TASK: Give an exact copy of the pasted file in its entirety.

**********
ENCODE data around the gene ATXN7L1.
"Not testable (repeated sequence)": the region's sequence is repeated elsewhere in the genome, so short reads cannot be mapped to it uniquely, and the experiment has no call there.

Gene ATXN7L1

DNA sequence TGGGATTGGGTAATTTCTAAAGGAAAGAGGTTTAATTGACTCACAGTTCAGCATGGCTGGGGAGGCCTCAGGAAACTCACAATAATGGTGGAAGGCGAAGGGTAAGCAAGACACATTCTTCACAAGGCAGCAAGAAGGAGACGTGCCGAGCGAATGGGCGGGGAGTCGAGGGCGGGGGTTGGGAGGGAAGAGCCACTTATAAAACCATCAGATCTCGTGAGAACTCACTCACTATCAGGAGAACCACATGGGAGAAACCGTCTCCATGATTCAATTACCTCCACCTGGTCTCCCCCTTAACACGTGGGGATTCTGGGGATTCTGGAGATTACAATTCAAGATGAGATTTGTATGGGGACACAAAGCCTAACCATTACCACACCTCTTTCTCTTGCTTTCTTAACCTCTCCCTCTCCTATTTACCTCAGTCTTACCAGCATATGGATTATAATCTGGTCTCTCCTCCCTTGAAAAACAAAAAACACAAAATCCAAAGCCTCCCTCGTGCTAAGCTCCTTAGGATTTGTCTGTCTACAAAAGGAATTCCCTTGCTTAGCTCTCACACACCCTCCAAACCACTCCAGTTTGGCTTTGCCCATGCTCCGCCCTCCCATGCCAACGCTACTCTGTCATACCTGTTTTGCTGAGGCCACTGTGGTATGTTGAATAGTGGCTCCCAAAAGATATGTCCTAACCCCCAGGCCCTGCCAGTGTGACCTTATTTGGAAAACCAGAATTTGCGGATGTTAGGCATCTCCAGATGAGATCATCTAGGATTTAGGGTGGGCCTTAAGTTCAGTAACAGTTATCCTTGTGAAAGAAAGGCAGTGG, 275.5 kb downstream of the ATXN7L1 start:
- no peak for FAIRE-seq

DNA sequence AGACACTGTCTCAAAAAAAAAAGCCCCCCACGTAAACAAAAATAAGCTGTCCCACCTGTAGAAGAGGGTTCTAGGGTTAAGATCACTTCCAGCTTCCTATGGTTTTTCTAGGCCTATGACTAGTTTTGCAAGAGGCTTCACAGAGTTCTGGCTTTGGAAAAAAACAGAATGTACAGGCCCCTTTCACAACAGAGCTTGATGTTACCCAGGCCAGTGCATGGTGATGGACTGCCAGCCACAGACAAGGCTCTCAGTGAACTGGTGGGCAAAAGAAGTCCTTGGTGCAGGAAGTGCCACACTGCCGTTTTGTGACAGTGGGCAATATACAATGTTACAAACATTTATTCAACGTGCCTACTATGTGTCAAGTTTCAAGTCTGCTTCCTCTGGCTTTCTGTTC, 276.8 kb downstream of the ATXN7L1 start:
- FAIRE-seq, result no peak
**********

ENCODE data around the gene ATXN7L1.
"Not testable (repeated sequence)": the region's sequence is repeated elsewhere in the genome, so short reads cannot be mapped to it uniquely, and the experiment has no call there.

Gene ATXN7L1

DNA sequence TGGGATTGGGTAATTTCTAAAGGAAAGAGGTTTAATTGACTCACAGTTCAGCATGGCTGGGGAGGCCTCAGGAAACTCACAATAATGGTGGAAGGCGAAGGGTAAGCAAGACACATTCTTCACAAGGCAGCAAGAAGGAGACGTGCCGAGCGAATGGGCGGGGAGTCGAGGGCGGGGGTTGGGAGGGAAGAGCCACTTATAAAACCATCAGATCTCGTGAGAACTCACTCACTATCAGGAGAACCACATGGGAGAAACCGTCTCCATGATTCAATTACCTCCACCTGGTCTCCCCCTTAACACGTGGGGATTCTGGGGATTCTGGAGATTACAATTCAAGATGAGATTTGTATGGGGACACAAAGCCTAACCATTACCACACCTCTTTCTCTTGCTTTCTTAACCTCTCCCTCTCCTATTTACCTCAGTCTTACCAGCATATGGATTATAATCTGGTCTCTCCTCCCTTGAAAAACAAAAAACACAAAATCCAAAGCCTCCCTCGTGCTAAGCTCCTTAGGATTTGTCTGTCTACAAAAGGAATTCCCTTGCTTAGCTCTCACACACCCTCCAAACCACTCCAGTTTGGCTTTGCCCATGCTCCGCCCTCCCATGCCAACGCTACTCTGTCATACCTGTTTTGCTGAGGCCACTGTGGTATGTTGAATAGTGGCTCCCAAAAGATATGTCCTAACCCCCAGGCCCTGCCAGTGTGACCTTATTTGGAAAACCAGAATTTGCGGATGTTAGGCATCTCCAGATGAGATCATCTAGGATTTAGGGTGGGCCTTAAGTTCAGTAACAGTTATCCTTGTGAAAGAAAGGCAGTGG, 275.5 kb downstream of the ATXN7L1 start:
- no peak for FAIRE-seq

DNA sequence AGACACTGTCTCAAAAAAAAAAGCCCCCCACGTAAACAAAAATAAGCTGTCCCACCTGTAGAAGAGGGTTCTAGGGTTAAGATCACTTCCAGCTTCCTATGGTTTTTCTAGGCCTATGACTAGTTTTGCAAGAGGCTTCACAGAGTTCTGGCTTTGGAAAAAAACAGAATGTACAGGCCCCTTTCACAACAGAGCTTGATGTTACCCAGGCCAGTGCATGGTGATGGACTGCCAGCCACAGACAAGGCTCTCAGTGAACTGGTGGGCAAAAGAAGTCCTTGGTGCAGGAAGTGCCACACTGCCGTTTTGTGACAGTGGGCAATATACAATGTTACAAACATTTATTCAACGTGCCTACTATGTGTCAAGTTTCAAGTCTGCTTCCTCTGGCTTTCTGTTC, 276.8 kb downstream of the ATXN7L1 start:
- FAIRE-seq, result no peak